The study published Oct. 20 in the New England Journal of Medicine in a special article, "Neighborhoods, Obesity and Diabetes - " A Randomized Social Experiment." rather cleverly used the same kinds of randomization that are employed to pharmaceutical drug trials. The lead author for the collaboration was Jens Ludwig, the McCormick Foundation Professor of Social Service Administration, Law and Public Policy at U Chicago.
In total Ludwig and associates studied nearly 5,000 women and children who from 1994 to 1998 were part of the U.S. Department of Housing and Urban Development program known as Moving to Opportunity. MTO was operated in 5 cities : Baltimore, Boston, Chicago, Los Angeles and New York.
Those that enrolled in the program were randomly offered housing subsidies to move to better, lower-poverty neighborhoods, while others were randomly assigned to the control group that received no special assistance.
10 to 15 years later the researchers followed up on the families to measure height, weight, and also take blood samples to check for diabetes. They found that 15% of women in the control group were morbidly obese (body mass index at or above 40) and 20% had diabetes. In the group that were offered better housing opportunities, the statistics were 20% lower.
Ludwig was happy with the results :
"These findings provide strong evidence that the environments in low-income neighborhoods can contribute to poor health."
His associate research team member Stacy Tessler Lindau, associate professor in obstetrics and gynecology, and an expert in urban health noted :
"Obesity and diabetes are among the biggest health problems facing our country, and they are preventable. But preventing these conditions through interventions that target individual behavioral change has proven very difficult ... This study shows that where a woman lives with her children may, in part, determine whether she develops serious, costly, life-shortening diseases like diabetes and extreme obesity. Giving a low-income woman the opportunity to move with her children to a less impoverished neighborhood appears to lower her risk of diabetes and extreme obesity."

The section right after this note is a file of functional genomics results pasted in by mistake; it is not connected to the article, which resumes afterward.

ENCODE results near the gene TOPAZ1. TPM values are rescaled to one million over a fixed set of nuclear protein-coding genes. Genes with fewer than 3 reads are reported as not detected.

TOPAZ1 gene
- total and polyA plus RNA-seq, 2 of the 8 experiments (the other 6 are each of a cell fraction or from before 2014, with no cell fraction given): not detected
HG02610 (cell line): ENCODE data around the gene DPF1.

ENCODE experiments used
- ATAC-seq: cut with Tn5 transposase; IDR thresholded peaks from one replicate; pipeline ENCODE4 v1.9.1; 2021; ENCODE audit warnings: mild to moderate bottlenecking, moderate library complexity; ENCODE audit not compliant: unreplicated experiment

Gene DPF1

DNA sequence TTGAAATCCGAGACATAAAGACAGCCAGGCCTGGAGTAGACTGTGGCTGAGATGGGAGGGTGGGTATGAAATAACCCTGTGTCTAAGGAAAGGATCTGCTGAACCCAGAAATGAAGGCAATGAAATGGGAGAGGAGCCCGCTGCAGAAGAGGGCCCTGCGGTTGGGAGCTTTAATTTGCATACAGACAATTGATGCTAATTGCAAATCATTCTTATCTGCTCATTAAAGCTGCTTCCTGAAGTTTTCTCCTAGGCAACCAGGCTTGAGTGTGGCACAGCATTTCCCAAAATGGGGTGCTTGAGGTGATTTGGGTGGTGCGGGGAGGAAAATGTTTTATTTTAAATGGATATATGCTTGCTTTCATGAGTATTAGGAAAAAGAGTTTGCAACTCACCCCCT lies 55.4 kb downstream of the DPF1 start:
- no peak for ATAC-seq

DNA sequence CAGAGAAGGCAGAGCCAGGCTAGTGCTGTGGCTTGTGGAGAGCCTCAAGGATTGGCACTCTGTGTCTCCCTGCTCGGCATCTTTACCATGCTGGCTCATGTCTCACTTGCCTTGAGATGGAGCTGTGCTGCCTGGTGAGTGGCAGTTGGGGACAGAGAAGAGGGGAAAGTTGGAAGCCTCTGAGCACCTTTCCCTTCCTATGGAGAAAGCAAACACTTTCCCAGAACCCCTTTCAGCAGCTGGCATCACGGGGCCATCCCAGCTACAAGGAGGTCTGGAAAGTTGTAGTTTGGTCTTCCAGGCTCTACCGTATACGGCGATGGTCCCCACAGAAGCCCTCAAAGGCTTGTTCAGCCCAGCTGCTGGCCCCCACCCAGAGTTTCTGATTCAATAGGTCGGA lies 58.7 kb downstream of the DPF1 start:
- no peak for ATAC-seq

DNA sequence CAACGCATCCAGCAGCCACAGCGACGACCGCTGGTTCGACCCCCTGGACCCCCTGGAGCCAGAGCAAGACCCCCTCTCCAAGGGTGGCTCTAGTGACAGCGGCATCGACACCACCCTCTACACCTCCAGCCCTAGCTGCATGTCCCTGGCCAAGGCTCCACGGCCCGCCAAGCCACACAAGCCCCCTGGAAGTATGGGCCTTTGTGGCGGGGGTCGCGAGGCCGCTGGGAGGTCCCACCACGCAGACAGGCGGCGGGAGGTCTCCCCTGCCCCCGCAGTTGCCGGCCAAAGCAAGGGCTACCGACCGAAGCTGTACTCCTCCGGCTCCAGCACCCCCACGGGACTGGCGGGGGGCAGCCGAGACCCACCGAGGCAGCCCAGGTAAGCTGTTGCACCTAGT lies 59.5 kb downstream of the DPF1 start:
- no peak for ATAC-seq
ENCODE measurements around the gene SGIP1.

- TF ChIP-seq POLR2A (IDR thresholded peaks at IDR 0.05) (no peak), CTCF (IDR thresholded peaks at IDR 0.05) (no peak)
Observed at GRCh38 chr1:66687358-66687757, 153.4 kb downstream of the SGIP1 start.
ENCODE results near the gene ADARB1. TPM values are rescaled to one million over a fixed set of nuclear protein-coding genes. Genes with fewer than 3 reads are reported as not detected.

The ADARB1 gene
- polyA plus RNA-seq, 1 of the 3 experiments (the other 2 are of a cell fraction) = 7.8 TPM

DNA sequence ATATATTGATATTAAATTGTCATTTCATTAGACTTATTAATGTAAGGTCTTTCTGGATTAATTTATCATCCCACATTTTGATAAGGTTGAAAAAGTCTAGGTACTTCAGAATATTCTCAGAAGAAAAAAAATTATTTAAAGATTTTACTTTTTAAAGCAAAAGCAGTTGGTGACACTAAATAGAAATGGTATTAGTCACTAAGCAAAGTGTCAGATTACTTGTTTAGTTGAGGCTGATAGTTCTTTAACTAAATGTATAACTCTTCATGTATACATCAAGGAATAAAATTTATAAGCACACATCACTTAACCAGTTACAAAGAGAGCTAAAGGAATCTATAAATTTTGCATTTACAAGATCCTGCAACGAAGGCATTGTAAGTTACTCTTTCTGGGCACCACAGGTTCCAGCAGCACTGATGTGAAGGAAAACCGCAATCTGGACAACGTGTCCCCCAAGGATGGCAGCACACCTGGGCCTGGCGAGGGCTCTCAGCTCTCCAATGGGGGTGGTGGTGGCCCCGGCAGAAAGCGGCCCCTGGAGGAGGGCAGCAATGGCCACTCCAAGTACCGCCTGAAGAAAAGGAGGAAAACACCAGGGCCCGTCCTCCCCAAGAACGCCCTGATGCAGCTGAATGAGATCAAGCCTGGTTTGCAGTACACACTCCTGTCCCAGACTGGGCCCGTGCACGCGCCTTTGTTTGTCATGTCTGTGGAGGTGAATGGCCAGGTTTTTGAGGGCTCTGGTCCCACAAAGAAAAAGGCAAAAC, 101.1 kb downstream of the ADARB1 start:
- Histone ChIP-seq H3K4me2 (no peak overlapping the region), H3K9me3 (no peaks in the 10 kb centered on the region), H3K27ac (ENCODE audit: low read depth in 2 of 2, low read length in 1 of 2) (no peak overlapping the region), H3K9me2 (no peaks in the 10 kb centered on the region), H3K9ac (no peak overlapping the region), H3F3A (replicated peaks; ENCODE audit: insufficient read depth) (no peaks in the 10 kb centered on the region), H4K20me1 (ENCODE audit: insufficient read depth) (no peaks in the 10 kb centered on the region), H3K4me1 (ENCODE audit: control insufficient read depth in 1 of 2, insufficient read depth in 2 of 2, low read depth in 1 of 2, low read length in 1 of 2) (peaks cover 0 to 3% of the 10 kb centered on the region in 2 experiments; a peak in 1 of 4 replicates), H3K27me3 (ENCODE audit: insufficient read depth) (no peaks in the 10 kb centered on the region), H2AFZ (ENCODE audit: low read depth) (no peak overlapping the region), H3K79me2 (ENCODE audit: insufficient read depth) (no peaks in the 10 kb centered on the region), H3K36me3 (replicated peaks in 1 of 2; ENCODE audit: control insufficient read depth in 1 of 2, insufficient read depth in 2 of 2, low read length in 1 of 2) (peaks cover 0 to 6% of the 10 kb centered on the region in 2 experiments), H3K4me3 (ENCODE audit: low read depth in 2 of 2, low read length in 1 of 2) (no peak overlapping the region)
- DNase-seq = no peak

The study's conclusions that disadvantaged community environments are a factor in extreme obesity and diabetes could help explain disparities in obesity and diabetes prevalence across race and ethnic lines in the U.S. They write in their paper :
"The increase in U.S. residential segregation according to income in recent decades suggests that a larger portion of the population is being exposed to distressed neighborhood environments .... Minorities are also more likely than whites to live in distressed areas."
Ludwig concludes :
"These results highlight the great importance of learning more about what specific aspects of the social or physical environment reduce the risk of diabetes and obesity; for example, greater access to grocery stores, more opportunities for physical activity, or feelings of greater safety and reduced psychological stress."
The study was supported by HUD, the National Science Foundation, the National Institute of Child Health and Human Development, The Centers for Disease Control and Prevention, the National Institute of Mental Health, the National Institute on Aging, the Institute of Education Services at the U.S. Department of Education, the John D. and Catherine T. MacArthur Foundation, the Smith Richardson Foundation, the Spencer Foundation, the Annie E. Casey Foundation, the Bill and Melinda Gates Foundation, the Russell Sage Foundation, and the Robert Wood Johnson Foundation.
Written by Rupert Shepherd